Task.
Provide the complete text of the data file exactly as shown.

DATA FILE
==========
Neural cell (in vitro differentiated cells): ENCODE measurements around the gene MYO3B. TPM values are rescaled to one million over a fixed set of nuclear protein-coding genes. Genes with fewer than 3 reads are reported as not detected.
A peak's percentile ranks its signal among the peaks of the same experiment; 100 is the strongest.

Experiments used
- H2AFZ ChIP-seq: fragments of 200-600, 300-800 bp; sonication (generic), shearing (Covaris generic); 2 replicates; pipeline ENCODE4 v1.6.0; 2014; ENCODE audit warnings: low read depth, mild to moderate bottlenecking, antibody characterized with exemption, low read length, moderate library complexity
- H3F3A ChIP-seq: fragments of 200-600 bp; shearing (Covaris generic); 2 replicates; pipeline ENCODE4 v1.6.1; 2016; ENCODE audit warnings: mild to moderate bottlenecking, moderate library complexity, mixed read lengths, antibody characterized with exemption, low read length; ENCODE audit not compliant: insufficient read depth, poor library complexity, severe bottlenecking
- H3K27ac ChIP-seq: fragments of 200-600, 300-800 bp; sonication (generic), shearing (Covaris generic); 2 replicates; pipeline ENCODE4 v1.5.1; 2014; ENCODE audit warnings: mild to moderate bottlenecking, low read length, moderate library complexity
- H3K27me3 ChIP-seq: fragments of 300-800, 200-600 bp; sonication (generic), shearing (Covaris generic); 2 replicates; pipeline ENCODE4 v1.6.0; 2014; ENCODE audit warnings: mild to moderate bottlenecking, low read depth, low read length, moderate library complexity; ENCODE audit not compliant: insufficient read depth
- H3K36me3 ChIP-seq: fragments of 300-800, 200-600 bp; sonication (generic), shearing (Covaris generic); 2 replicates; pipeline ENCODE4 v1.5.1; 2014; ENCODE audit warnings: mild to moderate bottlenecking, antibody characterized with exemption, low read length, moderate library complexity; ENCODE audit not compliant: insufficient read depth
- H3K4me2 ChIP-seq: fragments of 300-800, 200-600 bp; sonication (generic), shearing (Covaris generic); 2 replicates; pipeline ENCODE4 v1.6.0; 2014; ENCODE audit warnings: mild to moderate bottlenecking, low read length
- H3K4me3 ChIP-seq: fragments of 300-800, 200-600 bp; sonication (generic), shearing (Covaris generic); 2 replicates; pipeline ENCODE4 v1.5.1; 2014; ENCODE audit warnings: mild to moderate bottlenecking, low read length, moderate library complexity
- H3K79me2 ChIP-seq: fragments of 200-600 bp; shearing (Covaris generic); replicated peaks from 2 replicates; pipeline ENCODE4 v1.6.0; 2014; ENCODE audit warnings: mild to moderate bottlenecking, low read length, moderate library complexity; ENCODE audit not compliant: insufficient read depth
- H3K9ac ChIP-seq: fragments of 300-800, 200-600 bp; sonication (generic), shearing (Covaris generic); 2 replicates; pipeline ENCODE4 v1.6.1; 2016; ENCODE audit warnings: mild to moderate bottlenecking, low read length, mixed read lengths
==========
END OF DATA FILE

Neural cell (in vitro differentiated cells): ENCODE measurements around the gene MYO3B. TPM values are rescaled to one million over a fixed set of nuclear protein-coding genes. Genes with fewer than 3 reads are reported as not detected.
A peak's percentile ranks its signal among the peaks of the same experiment; 100 is the strongest.

Experiments used
- H2AFZ ChIP-seq: fragments of 200-600, 300-800 bp; sonication (generic), shearing (Covaris generic); 2 replicates; pipeline ENCODE4 v1.6.0; 2014; ENCODE audit warnings: low read depth, mild to moderate bottlenecking, antibody characterized with exemption, low read length, moderate library complexity
- H3F3A ChIP-seq: fragments of 200-600 bp; shearing (Covaris generic); 2 replicates; pipeline ENCODE4 v1.6.1; 2016; ENCODE audit warnings: mild to moderate bottlenecking, moderate library complexity, mixed read lengths, antibody characterized with exemption, low read length; ENCODE audit not compliant: insufficient read depth, poor library complexity, severe bottlenecking
- H3K27ac ChIP-seq: fragments of 200-600, 300-800 bp; sonication (generic), shearing (Covaris generic); 2 replicates; pipeline ENCODE4 v1.5.1; 2014; ENCODE audit warnings: mild to moderate bottlenecking, low read length, moderate library complexity
- H3K27me3 ChIP-seq: fragments of 300-800, 200-600 bp; sonication (generic), shearing (Covaris generic); 2 replicates; pipeline ENCODE4 v1.6.0; 2014; ENCODE audit warnings: mild to moderate bottlenecking, low read depth, low read length, moderate library complexity; ENCODE audit not compliant: insufficient read depth
- H3K36me3 ChIP-seq: fragments of 300-800, 200-600 bp; sonication (generic), shearing (Covaris generic); 2 replicates; pipeline ENCODE4 v1.5.1; 2014; ENCODE audit warnings: mild to moderate bottlenecking, antibody characterized with exemption, low read length, moderate library complexity; ENCODE audit not compliant: insufficient read depth
- H3K4me2 ChIP-seq: fragments of 300-800, 200-600 bp; sonication (generic), shearing (Covaris generic); 2 replicates; pipeline ENCODE4 v1.6.0; 2014; ENCODE audit warnings: mild to moderate bottlenecking, low read length
- H3K4me3 ChIP-seq: fragments of 300-800, 200-600 bp; sonication (generic), shearing (Covaris generic); 2 replicates; pipeline ENCODE4 v1.5.1; 2014; ENCODE audit warnings: mild to moderate bottlenecking, low read length, moderate library complexity
- H3K79me2 ChIP-seq: fragments of 200-600 bp; shearing (Covaris generic); replicated peaks from 2 replicates; pipeline ENCODE4 v1.6.0; 2014; ENCODE audit warnings: mild to moderate bottlenecking, low read length, moderate library complexity; ENCODE audit not compliant: insufficient read depth
- H3K9ac ChIP-seq: fragments of 300-800, 200-600 bp; sonication (generic), shearing (Covaris generic); 2 replicates; pipeline ENCODE4 v1.6.1; 2016; ENCODE audit warnings: mild to moderate bottlenecking, low read length, mixed read lengths